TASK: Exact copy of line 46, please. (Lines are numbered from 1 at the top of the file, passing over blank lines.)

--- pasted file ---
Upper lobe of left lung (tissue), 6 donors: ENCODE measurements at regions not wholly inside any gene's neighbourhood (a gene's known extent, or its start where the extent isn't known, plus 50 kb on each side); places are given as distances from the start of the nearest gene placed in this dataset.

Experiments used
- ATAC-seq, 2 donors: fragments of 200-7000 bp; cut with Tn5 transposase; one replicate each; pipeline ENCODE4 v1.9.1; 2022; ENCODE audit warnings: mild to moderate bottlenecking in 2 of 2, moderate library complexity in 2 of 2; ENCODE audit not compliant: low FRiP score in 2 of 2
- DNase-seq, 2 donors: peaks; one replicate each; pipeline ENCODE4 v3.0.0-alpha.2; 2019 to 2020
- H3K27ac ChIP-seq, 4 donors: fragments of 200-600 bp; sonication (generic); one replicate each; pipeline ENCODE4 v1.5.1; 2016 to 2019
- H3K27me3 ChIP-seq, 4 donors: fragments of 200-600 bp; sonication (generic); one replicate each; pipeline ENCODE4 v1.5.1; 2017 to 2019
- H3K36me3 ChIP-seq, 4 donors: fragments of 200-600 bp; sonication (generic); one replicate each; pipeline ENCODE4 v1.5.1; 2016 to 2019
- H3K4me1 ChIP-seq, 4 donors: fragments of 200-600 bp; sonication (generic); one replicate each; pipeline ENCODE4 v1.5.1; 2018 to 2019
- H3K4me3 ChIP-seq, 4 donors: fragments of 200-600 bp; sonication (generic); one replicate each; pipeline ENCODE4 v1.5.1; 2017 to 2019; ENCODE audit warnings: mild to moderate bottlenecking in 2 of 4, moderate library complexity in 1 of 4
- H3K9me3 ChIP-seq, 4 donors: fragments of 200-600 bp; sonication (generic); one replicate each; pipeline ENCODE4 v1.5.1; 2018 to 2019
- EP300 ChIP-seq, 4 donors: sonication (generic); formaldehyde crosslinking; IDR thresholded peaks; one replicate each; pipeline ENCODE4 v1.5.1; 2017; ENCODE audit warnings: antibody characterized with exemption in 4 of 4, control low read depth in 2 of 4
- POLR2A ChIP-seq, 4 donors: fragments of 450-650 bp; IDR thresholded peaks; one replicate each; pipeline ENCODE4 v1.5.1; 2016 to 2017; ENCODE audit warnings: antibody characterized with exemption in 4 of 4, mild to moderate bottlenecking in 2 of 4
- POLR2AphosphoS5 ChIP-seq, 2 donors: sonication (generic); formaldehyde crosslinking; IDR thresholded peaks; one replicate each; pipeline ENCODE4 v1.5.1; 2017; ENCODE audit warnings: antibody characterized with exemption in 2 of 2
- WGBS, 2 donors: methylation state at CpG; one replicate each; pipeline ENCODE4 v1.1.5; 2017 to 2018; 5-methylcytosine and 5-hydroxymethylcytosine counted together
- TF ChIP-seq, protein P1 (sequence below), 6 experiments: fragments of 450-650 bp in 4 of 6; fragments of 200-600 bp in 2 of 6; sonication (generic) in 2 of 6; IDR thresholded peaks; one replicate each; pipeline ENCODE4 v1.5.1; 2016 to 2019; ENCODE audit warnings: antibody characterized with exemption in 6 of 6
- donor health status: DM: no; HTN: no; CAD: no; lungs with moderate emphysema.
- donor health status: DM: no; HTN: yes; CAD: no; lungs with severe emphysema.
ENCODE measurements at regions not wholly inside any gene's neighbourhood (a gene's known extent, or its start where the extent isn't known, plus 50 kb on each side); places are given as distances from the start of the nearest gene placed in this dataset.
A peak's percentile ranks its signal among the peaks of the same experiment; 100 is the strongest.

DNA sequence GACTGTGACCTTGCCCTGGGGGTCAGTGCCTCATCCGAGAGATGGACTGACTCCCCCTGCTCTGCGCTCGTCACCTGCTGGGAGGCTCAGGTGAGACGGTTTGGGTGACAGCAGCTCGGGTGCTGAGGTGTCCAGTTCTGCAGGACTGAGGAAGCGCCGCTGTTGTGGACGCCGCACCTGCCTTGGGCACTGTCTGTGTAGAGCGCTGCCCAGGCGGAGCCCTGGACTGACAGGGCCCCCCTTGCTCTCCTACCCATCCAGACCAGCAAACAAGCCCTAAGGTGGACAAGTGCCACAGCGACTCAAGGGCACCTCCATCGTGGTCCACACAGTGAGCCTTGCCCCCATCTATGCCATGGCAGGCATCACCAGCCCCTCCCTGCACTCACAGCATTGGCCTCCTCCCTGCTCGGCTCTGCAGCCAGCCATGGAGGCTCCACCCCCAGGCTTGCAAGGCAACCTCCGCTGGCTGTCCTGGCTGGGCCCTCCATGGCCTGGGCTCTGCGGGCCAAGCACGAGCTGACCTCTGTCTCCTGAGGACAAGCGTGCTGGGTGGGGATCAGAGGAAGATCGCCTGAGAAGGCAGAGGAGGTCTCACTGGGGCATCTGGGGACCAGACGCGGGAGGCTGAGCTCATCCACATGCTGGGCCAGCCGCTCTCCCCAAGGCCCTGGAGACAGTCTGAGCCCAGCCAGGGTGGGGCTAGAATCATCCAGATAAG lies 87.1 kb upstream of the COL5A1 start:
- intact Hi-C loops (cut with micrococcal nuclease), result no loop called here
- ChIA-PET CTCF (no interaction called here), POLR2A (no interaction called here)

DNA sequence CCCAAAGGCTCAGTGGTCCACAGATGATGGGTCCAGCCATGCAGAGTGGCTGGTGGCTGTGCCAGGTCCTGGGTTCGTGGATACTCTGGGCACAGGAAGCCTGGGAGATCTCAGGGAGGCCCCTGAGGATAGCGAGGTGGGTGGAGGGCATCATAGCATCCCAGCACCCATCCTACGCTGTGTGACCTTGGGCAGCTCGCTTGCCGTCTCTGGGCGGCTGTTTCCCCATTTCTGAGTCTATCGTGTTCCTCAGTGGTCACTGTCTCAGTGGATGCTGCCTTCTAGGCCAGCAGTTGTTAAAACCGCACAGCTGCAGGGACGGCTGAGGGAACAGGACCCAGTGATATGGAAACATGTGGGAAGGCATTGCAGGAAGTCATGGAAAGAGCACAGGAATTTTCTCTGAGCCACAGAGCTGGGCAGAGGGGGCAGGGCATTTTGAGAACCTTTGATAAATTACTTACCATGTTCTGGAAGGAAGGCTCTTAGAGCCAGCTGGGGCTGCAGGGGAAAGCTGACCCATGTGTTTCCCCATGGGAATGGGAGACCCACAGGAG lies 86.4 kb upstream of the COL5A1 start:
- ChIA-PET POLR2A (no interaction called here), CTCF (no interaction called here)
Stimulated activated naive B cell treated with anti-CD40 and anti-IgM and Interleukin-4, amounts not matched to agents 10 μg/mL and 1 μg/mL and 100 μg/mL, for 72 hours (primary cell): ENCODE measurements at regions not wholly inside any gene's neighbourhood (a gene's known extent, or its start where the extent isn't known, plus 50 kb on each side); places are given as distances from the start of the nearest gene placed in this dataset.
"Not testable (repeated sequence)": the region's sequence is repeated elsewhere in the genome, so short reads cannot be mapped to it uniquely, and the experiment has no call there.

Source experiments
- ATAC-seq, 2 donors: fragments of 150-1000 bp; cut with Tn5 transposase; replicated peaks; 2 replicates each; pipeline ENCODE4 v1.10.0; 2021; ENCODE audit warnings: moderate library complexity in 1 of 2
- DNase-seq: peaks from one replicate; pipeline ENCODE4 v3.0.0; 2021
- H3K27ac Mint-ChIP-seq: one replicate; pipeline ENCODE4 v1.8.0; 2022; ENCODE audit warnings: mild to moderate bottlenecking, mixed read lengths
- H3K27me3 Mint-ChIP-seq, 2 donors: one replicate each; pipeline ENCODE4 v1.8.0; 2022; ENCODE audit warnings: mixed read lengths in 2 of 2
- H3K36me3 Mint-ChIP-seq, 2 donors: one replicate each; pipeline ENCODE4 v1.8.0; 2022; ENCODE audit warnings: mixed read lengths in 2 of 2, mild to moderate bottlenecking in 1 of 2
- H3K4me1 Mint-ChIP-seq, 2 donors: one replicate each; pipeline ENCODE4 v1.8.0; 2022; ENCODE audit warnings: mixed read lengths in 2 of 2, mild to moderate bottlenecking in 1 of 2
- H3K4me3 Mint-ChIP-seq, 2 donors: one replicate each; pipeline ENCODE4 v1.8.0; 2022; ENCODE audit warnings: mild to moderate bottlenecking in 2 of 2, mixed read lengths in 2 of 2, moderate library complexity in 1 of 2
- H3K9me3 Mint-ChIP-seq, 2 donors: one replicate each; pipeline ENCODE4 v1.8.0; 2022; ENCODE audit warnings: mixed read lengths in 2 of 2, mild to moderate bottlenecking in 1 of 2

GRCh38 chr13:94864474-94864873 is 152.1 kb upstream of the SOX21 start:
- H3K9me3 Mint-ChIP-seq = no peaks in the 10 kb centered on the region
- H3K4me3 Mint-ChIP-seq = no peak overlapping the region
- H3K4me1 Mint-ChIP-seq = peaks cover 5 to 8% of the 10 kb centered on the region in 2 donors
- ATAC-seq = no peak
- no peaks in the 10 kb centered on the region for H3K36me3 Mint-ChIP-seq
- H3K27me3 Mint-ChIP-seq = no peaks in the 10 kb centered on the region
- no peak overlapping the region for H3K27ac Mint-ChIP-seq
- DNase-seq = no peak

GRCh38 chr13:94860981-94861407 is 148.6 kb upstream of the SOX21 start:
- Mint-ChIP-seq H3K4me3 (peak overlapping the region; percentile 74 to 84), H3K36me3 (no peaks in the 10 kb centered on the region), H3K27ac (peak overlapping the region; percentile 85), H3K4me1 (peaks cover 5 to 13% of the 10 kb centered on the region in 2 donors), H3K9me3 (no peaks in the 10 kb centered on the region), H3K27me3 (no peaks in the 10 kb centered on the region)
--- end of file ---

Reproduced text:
- Mint-ChIP-seq H3K4me3 (peak overlapping the region; percentile 74 to 84), H3K36me3 (no peaks in the 10 kb centered on the region), H3K27ac (peak overlapping the region; percentile 85), H3K4me1 (peaks cover 5 to 13% of the 10 kb centered on the region in 2 donors), H3K9me3 (no peaks in the 10 kb centered on the region), H3K27me3 (no peaks in the 10 kb centered on the region)